In the daily routine of a Zen monastery, there is time set aside for Soji, or cleaning. Soji is a ceremony, and as such, it is a practice of mindfulness. During Soji, one is fully present in the moment, and free from the controlling mind in a way that can lighten one’s perspective and bring us more joy, aliveness and inspiration even with what we might normally consider as mundane tasks, or drudgery.
The whole process is an art, like in the tea ceremony — the position you’re in, the tea bowls, tea preparation, the layout of the tatami mats, the scroll — and that art requires 100% attention. You are 100% present, and in that moment there is nothing else happening.
Thich Nhat Hahn said, There are two ways to wash the dishes. The first is to wash the dishes to get them done, or you can wash the dishes in order to wash the dishes. That is Zen practice! When you are cleaning, you are not cleaning to get done with cleaning, you are cleaning to be cleaning. It’s not about the outcome, it’s about the process, the moment, engaging with the work and enlivening it with your presence.
This is an incredibly important understanding. You are very much in the moment. You are taking care of what is in front of you — and you are enlivening everything. You imbue objects with presence; you empower objects with energy. I handed my teacher Jean Klein* a little silver ball with a bell inside, which I had also given to Poonjaji** when I visited him. Jean held the ball in his hand and said “I’m filling it with my energy,” before he opened up the little velvet bag and took out the ball.
When you are fully present in this way, there is no thinking. Suzuki Roshi said that mindfulness practice, Vipassana, is really a basic Buddhist practice which trains you to pay attention to sensations that are happening. So if you are cleaning, there are sensations of moving and sweeping, and sounds, and imagery — your attention is completely engaged with your activity.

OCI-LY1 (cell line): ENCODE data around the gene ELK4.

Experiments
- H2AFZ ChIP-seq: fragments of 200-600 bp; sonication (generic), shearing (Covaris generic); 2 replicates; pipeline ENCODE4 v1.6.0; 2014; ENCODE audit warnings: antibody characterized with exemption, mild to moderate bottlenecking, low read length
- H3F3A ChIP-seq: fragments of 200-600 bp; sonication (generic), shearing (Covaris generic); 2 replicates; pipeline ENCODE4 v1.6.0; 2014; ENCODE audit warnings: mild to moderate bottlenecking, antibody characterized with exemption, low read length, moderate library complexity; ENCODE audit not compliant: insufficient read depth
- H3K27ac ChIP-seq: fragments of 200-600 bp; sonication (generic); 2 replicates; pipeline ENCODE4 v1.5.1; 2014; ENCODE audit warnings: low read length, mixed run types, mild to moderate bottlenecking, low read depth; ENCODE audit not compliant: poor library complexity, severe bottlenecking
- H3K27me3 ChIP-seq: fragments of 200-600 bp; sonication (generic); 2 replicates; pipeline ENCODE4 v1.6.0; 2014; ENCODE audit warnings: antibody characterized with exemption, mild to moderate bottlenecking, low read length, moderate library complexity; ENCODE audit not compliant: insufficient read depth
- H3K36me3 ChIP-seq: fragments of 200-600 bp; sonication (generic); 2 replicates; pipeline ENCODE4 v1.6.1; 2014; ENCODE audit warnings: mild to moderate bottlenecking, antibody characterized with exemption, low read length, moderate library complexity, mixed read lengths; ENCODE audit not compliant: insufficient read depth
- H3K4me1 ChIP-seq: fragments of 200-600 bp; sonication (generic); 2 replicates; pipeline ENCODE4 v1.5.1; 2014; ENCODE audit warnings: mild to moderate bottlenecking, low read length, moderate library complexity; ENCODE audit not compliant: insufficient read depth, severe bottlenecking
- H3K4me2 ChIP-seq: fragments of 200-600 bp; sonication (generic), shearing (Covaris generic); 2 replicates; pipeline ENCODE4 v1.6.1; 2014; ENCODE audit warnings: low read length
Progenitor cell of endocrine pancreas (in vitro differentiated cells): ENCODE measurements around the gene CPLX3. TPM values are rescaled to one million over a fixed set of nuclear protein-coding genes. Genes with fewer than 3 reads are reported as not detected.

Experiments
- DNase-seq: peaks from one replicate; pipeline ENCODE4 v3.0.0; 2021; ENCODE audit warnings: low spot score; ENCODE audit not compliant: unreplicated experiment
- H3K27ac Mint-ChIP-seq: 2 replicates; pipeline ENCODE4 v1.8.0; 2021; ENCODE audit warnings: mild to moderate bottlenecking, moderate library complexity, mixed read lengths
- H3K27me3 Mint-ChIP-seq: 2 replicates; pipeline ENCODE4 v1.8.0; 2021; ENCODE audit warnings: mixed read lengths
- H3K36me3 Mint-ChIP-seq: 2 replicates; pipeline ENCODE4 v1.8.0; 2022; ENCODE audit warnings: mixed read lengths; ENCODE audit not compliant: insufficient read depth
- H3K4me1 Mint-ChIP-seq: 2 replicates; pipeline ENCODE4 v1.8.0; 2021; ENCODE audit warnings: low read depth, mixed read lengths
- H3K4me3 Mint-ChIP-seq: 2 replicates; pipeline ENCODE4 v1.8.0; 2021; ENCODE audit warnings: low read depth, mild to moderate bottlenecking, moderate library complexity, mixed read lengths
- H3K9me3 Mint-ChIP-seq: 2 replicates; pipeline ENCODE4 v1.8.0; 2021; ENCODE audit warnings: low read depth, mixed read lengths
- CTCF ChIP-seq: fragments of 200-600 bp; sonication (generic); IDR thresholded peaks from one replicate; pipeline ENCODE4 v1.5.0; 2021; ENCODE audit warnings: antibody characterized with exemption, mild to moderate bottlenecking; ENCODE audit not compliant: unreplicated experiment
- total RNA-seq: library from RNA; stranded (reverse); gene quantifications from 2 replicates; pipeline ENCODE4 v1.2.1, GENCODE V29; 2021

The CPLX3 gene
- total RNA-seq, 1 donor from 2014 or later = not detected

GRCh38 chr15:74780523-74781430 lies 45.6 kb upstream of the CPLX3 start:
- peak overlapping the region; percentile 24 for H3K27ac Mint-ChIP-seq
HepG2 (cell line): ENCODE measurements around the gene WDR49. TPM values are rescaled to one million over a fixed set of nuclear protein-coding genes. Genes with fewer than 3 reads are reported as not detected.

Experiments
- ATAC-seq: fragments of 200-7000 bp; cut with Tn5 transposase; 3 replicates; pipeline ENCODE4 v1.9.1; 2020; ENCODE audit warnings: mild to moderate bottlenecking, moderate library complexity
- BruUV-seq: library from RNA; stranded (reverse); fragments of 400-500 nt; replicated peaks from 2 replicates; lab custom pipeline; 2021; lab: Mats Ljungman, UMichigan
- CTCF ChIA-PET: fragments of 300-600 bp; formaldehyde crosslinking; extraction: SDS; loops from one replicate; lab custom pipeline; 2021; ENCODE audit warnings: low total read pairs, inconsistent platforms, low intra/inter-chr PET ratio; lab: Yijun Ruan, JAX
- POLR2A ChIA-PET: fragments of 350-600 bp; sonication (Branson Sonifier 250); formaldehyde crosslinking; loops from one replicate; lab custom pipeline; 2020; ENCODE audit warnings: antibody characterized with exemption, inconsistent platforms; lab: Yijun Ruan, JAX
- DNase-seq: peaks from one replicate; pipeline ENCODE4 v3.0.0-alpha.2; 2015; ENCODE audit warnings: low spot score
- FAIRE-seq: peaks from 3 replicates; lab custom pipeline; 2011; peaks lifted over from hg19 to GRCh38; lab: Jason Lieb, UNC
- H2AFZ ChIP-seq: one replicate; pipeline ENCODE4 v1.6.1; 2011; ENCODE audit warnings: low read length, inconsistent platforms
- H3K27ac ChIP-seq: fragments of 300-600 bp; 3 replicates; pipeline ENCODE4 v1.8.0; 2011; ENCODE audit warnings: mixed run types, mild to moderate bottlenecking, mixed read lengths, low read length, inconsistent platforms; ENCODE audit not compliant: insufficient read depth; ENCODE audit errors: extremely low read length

So cleaning is not drudgery, some pain in the ass job you have to get done. Rather, it’s a very rich sensory experience. It’s a meditation. And just as cleaning is meditation, so everything can be meditation. This is what is called meditation in action.*** You’re fully conscious, but you’re not living in a thought-driven perceptual world. Rather, you are simply fully present in your experience.
So if you are vacuuming, you are the vacuuming. Vacuuming is happening, but there is no one vacuuming. This applies to all parts of our lives: if you are playing music, you play with that consciousness through your whole body — your mind, your heart, your spirit simultaneously. That’s music that’s transformative, because it’s filled with inspiration.
The work is happening, and yet no one is doing it. So even the most mundane task becomes transformative, because it is filled with inspiration.
*Jean Klein – teacher of Frances Lucille, teacher of Rupert Spira
**H.W.L Poonja – also known as Poonjaji or Papaji, teacher of Gangaji and Mooji.
*** coined by Chogyam Trungpa Rinpoche in the title of his 1969 book: Meditation in Action. Trungpa was the teacher of Pema Chodron.